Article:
As this conviction has deepened, it has become ever clear to me that segregation in this country is not just a matter of divorcing ourselves physically from one another; nor does it always flow from or confirm ill-will. As much as anything, it results from a failure to articulate the fullness of the things we have experienced and to envision clearly the obstacles we have yet to and may never completely overcome. In short, it is a failure of the imagination, which is the theme of Part II, which follows.

Since completing this text, I have left Flatbush for reasons of safety. Four years ago last May, a fifteen-year old boy armed with an automatic pistol stopped his bike in the middle of the street outside our house and fired down the block, grievously wounding another fifteen-year old boy who was standing on the corner. By the time I got to the door, the shooter had calmly remounted and ridden off without interference. No one dared take him on. I could never find out if the victim survived, but as I walked away from where he lay bleeding on the pavement, tended by his mother and surrounded by onlookers, I heard his brother come up the sidewalk, yelling that he knew who had done it and was going to kill him. I do not know if he ever did, or if the police ever arrested the suspect.

In the following years, such violence became terrifyingly commonplace, largely as a result of the ready availability of crack and handguns. A bodega owner and the local shoemaker were shot in daylight hours; men would stumble out of the drug-infested buildings bleeding from puncture wounds; fusillades were heard almost every summer night; and it was not unusual for helicopters to hover after dark, shining spotlights onto roofs and into back yards in search of someone on the run. When I talked to my seven-year old daughter about moving, she cried and said there was no need since she knew just what to do when there were shots outside; get down on the floor until they stopped. It was time to go.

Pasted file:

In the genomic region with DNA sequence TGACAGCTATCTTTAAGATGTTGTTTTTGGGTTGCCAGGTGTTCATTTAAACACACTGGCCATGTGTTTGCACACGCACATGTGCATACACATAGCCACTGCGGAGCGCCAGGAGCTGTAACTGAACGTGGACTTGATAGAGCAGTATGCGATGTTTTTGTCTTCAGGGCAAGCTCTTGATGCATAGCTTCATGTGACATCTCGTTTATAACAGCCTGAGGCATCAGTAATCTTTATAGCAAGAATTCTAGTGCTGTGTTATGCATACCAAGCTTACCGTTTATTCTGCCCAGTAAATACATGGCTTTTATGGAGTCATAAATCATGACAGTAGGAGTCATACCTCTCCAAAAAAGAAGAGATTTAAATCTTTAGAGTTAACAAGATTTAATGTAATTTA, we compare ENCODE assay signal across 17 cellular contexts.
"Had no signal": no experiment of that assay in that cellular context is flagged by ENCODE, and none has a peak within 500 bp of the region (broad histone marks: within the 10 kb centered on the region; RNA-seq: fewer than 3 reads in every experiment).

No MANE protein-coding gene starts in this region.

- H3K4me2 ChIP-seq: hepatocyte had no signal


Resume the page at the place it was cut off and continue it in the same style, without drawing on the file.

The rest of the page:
Most of the people we left behind understood our departure. Many had wanted to leave for years but could not abandon their lifetime homes, or could not afford to buy another even with the increased resale value of the one they had owned for so long. Their good-byes were warm but tinged with sorrowful frustration. Others resented outright our pulling up stakes, and for some that resentment flowed out of the oldest and deepest of suspicions. We were community deserters, but more than that, it proved that we were just like other whites after all. An elderly woman who until that time had always said a cheerful good morning and had occasionally stopped to chat, walked away after overhearing the news from a mutual friend, muttering in stage whisper, "Well you never liked us anyway."

Much of this section, as well as Part II, was drafted before that day and before I had any intention or any opportunity to go elsewhere. Some sections are revised versions of shorter pieces while the balance was written to record experiences and feelings that I knew would change in memory and as my situation changed. So it has. My involvement in the day-to-day dynamics of racial and cultural diversity is different now that I live in an area integrated in almost exactly the opposite proportion as Flatbush. My sources of information are different and on the whole less reliable and less well-balanced. The social distance I once traveled daily can now only be bridged by the things I read and see, which makes me evermore alert to and dissatisfied by the restricted access to black culture in the mainstream media and the general misrepresentation of the context in which it flourishes. My stake in greater openness and inclusiveness continues to be personal; I do not want and I cannot afford to be cut-off from so essential a part of my world.



Part II